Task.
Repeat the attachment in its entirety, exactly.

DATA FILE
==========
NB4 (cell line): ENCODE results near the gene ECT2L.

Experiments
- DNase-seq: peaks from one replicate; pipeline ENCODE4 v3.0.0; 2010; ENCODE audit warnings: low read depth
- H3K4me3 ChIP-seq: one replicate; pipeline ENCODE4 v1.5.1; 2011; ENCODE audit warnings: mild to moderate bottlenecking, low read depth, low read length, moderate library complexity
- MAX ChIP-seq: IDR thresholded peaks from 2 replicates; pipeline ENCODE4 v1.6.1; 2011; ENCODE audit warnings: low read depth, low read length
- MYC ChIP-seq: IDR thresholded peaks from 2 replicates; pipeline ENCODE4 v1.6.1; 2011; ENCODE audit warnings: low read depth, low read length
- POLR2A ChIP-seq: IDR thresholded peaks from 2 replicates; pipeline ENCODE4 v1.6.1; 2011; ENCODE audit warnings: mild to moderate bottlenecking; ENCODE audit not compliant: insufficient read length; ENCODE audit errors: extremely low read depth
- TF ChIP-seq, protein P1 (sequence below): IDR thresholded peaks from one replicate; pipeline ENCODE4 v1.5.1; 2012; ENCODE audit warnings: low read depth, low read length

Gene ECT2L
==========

NB4 (cell line): ENCODE results near the gene ECT2L.

Experiments
- DNase-seq: peaks from one replicate; pipeline ENCODE4 v3.0.0; 2010; ENCODE audit warnings: low read depth
- H3K4me3 ChIP-seq: one replicate; pipeline ENCODE4 v1.5.1; 2011; ENCODE audit warnings: mild to moderate bottlenecking, low read depth, low read length, moderate library complexity
- MAX ChIP-seq: IDR thresholded peaks from 2 replicates; pipeline ENCODE4 v1.6.1; 2011; ENCODE audit warnings: low read depth, low read length
- MYC ChIP-seq: IDR thresholded peaks from 2 replicates; pipeline ENCODE4 v1.6.1; 2011; ENCODE audit warnings: low read depth, low read length
- POLR2A ChIP-seq: IDR thresholded peaks from 2 replicates; pipeline ENCODE4 v1.6.1; 2011; ENCODE audit warnings: mild to moderate bottlenecking; ENCODE audit not compliant: insufficient read length; ENCODE audit errors: extremely low read depth
- TF ChIP-seq, protein P1 (sequence below): IDR thresholded peaks from one replicate; pipeline ENCODE4 v1.5.1; 2012; ENCODE audit warnings: low read depth, low read length

Gene ECT2L